Usually, we here at the Social Media Insider try to be smart about things, but occasionally we must wallow in the eternal dumbness of the modern world, and this is one of those times. I'm talking about Chapstick. Just in case the controversy over the new, revamped, recalculated Klout scores wasn't enough social media controversy for one day, Chapstick yesterday proved to be another social media gift that just kept on giving. But, it's not for the reasons you may have read elsewhere on the Web. It's in some, subtle ways, even sillier than that.
Did you miss Social Week? Heaven forbid. It was a whole week dedicated to people talking to each other. Or maybe the name Social Media Week was already taken and Social Week touched on the same theme. Whatever the purpose, I wound up taking part in a panel discussion hosted by the Direct Marketing Association, and it was one of the more thought-provoking sessions I've joined. Here are some highlights.
if advertisers can turn their gaze away from the car crash that is the economy, there's still great opportunity in investing ad budgets in technology, because that's where the money is going, and where the diverging roads of the economy and the tech industry just might come together,
Even as the world waits for the mythical Facebook phone to surface, there's another social phone that has done pretty well: the iPhone 4S. It may not be exclusively social, but in many ways, the 4S embodies the theme of how mobile devices are inherently designed to connect people with each other.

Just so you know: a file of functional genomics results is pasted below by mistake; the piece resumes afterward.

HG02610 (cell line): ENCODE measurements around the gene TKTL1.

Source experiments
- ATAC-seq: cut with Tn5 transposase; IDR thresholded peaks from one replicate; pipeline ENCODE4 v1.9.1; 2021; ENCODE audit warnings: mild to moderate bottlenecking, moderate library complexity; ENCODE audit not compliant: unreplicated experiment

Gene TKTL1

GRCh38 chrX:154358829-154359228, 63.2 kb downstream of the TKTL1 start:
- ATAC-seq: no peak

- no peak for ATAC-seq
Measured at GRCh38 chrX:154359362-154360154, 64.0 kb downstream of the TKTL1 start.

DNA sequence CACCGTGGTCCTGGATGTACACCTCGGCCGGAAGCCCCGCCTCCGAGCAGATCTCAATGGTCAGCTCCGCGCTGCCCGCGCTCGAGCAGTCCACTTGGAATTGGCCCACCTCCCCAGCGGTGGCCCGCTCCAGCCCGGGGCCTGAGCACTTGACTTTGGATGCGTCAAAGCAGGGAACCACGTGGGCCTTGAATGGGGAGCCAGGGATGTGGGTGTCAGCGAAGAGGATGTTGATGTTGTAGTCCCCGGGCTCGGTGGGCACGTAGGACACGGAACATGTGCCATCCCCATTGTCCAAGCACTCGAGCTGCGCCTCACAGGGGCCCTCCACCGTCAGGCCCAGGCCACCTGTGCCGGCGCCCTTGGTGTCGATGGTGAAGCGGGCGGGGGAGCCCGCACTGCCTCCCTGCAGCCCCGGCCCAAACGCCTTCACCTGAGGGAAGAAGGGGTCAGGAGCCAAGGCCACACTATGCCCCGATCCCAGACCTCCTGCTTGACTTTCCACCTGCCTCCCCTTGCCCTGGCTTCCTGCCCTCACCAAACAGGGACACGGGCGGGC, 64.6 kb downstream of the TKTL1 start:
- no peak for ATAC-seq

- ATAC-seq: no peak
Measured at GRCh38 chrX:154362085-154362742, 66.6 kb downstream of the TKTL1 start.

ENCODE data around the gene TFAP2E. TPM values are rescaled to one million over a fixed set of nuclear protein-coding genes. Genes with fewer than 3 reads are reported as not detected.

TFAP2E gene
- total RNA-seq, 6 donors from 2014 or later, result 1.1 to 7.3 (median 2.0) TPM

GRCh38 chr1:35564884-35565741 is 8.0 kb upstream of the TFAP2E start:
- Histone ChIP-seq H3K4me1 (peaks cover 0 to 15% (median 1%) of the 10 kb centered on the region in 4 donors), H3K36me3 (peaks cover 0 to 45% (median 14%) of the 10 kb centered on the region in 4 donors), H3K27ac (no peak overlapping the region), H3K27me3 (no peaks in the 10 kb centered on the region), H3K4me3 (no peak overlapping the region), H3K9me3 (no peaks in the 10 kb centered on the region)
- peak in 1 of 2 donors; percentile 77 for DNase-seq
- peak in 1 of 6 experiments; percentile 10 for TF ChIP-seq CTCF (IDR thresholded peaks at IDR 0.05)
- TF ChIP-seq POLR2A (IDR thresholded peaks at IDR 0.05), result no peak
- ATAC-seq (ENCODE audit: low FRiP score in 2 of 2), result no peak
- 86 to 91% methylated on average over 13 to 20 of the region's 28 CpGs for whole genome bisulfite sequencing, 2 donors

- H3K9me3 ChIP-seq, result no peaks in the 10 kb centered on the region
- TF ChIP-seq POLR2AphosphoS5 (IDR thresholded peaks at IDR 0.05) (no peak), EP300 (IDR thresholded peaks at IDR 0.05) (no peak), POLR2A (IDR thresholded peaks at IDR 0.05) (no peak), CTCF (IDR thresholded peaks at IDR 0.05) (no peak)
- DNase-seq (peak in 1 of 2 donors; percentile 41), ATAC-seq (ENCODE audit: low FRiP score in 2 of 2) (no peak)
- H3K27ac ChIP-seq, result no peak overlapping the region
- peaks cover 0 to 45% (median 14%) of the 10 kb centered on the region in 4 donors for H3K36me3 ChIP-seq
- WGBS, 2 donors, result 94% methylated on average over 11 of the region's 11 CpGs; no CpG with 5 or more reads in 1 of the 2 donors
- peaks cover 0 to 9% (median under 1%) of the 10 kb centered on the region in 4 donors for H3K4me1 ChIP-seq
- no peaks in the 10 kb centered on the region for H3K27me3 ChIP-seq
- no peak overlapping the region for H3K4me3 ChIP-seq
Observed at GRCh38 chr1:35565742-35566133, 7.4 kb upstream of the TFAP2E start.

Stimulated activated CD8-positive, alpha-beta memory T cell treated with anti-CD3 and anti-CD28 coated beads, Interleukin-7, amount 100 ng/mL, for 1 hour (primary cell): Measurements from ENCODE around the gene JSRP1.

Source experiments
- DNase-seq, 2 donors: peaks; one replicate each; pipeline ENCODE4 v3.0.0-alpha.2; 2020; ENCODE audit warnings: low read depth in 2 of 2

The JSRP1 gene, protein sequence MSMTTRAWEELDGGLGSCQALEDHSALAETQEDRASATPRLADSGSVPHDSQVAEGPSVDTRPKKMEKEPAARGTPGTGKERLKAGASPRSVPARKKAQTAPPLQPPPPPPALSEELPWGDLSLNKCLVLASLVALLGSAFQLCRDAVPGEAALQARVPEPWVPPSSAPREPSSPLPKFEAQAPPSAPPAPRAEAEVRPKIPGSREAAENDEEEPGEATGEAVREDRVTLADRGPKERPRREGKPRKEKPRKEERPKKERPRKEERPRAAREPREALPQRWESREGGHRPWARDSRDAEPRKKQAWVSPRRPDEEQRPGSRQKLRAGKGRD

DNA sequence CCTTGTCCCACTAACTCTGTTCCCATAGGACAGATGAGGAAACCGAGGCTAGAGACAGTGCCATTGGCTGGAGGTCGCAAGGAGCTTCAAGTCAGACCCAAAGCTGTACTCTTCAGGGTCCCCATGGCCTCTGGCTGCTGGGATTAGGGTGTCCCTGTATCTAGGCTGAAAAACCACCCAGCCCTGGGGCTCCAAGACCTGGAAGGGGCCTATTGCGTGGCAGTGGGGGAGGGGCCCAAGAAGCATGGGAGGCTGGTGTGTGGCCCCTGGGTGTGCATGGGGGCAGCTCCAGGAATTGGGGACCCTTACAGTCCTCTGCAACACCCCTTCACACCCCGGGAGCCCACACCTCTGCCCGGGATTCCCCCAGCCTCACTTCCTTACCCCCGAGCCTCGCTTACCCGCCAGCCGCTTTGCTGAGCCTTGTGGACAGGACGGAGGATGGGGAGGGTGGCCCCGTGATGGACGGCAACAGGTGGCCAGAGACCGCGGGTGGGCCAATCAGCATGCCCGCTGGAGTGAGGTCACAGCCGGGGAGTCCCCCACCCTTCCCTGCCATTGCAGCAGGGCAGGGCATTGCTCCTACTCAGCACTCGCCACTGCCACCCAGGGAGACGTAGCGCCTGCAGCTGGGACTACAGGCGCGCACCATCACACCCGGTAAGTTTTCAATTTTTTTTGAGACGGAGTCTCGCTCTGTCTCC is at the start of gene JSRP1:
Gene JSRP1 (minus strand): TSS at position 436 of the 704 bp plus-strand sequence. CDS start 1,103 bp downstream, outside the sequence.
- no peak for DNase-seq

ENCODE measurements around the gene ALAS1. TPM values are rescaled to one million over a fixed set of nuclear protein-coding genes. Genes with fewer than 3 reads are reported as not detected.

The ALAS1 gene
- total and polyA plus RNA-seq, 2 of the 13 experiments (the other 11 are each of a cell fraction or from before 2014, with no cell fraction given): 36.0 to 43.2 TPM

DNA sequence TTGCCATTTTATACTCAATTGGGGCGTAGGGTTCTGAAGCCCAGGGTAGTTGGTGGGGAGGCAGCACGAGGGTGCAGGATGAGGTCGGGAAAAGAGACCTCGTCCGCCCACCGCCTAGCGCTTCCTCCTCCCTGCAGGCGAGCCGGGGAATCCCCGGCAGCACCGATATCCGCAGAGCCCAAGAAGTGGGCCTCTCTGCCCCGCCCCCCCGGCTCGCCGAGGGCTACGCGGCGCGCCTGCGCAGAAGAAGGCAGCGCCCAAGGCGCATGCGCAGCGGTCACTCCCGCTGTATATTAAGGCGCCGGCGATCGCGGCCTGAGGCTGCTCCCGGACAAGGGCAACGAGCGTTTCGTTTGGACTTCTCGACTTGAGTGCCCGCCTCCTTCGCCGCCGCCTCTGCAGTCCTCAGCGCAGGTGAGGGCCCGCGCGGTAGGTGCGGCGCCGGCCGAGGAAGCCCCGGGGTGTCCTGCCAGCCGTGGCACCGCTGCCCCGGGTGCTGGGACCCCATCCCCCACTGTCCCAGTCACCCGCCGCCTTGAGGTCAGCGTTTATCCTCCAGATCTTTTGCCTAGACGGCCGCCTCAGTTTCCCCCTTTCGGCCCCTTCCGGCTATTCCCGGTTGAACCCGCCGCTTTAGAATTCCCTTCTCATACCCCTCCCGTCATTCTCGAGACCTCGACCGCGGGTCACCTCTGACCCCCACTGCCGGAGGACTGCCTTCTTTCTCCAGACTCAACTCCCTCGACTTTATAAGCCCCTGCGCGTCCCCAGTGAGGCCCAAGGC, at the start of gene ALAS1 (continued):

As I do nearly every weekday, I spent about 45 minutes this morning trolling my favorite sites to get a bead on what's going on in both the big world, and the smaller social media one. As usual, the most useful site to help me determine what is really on the minds of the social media-erati was a Twitter byproduct called Tweeted Times. Today, the top news of the day was about Twitter's integration into Apple's now available iOS 5. Which is understandable, if social media is your business. But I also think it's an indication of our industry's tendency …
Facebook takes its leadership mantle seriously. Instead of merely coming out with a new iPad app, it changed in ways that will long cement its role as the most important suite of mobile sites and applications in the world. Lofty claims? Perhaps. But they're warranted.
Now that Steve Jobs has died, it's odd to think that last afternoon, before I heard the news, I was going to write about how, here in America, we are finally using Twitter and Facebook the way that other countries have: to organize protests. That's important, and has its place. But, still, I keep coming back to Steve Jobs, even though there's a central irony to a column called the Social Media Insider being about him. Apple has sold millions of communications devices, and, yet, it has never been an inherently social company.
When brands are invited to participate in Google+, it's going to get weird. Marketers will face challenges they've never had to deal with before in social media. Without knowing specific details of what Google+ brand pages will look like, enough of the variables are known so that you can create a formula that works for you. Here's a primer.
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